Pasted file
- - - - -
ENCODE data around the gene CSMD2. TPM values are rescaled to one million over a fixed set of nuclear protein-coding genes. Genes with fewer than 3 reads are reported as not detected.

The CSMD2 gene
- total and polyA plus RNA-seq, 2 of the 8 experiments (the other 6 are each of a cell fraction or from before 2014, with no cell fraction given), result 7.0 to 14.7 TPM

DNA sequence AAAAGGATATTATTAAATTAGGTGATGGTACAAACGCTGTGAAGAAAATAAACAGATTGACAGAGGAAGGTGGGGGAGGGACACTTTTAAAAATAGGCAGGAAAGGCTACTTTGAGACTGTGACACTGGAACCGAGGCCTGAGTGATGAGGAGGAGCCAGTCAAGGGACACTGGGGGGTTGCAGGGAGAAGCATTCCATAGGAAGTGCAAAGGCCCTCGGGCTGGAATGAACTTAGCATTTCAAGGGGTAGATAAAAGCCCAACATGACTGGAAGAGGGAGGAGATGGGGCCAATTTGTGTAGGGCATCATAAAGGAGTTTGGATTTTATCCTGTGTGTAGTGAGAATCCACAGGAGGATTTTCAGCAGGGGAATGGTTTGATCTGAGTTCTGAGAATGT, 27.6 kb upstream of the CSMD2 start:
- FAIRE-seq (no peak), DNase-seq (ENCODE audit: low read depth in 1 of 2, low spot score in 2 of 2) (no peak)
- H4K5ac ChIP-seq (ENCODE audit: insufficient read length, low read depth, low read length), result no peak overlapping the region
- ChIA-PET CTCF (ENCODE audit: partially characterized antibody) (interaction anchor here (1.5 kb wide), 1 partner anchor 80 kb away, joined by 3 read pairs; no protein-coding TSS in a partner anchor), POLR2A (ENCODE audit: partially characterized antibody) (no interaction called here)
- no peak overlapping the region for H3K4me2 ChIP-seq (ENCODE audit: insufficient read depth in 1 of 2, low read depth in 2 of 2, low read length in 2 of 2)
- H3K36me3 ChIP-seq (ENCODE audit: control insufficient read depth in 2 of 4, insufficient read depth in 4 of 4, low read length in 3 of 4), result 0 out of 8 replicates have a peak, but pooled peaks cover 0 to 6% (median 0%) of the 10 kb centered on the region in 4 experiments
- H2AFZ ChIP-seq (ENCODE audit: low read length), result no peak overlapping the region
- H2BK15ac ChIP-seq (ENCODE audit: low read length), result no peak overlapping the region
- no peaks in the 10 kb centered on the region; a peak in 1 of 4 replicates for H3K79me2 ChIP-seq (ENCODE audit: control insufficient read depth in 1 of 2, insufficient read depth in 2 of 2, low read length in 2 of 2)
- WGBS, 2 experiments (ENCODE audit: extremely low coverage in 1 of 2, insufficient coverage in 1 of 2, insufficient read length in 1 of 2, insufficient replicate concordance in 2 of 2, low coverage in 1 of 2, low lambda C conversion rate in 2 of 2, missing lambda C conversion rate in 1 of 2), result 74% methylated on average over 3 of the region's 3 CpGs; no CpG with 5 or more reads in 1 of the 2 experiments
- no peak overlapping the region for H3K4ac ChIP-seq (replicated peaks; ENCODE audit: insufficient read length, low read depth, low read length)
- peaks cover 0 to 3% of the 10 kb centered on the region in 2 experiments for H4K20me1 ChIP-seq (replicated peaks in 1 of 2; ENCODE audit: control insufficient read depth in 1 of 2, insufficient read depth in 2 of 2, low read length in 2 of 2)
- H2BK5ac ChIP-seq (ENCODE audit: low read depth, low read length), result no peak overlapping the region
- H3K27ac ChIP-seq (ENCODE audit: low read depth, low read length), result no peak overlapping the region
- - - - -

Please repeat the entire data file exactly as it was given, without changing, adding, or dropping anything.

ENCODE data around the gene CSMD2. TPM values are rescaled to one million over a fixed set of nuclear protein-coding genes. Genes with fewer than 3 reads are reported as not detected.

The CSMD2 gene
- total and polyA plus RNA-seq, 2 of the 8 experiments (the other 6 are each of a cell fraction or from before 2014, with no cell fraction given), result 7.0 to 14.7 TPM

DNA sequence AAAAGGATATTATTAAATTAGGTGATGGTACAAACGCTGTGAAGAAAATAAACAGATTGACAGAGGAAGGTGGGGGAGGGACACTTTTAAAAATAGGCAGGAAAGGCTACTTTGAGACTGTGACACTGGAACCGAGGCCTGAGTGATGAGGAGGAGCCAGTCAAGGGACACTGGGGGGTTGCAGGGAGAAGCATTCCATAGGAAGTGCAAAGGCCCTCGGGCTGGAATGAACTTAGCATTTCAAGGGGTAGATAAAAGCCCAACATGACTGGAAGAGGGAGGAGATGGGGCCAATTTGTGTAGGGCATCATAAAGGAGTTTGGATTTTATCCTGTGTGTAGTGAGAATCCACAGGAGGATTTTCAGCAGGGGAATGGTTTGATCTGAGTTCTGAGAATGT, 27.6 kb upstream of the CSMD2 start:
- FAIRE-seq (no peak), DNase-seq (ENCODE audit: low read depth in 1 of 2, low spot score in 2 of 2) (no peak)
- H4K5ac ChIP-seq (ENCODE audit: insufficient read length, low read depth, low read length), result no peak overlapping the region
- ChIA-PET CTCF (ENCODE audit: partially characterized antibody) (interaction anchor here (1.5 kb wide), 1 partner anchor 80 kb away, joined by 3 read pairs; no protein-coding TSS in a partner anchor), POLR2A (ENCODE audit: partially characterized antibody) (no interaction called here)
- no peak overlapping the region for H3K4me2 ChIP-seq (ENCODE audit: insufficient read depth in 1 of 2, low read depth in 2 of 2, low read length in 2 of 2)
- H3K36me3 ChIP-seq (ENCODE audit: control insufficient read depth in 2 of 4, insufficient read depth in 4 of 4, low read length in 3 of 4), result 0 out of 8 replicates have a peak, but pooled peaks cover 0 to 6% (median 0%) of the 10 kb centered on the region in 4 experiments
- H2AFZ ChIP-seq (ENCODE audit: low read length), result no peak overlapping the region
- H2BK15ac ChIP-seq (ENCODE audit: low read length), result no peak overlapping the region
- no peaks in the 10 kb centered on the region; a peak in 1 of 4 replicates for H3K79me2 ChIP-seq (ENCODE audit: control insufficient read depth in 1 of 2, insufficient read depth in 2 of 2, low read length in 2 of 2)
- WGBS, 2 experiments (ENCODE audit: extremely low coverage in 1 of 2, insufficient coverage in 1 of 2, insufficient read length in 1 of 2, insufficient replicate concordance in 2 of 2, low coverage in 1 of 2, low lambda C conversion rate in 2 of 2, missing lambda C conversion rate in 1 of 2), result 74% methylated on average over 3 of the region's 3 CpGs; no CpG with 5 or more reads in 1 of the 2 experiments
- no peak overlapping the region for H3K4ac ChIP-seq (replicated peaks; ENCODE audit: insufficient read length, low read depth, low read length)
- peaks cover 0 to 3% of the 10 kb centered on the region in 2 experiments for H4K20me1 ChIP-seq (replicated peaks in 1 of 2; ENCODE audit: control insufficient read depth in 1 of 2, insufficient read depth in 2 of 2, low read length in 2 of 2)
- H2BK5ac ChIP-seq (ENCODE audit: low read depth, low read length), result no peak overlapping the region
- H3K27ac ChIP-seq (ENCODE audit: low read depth, low read length), result no peak overlapping the region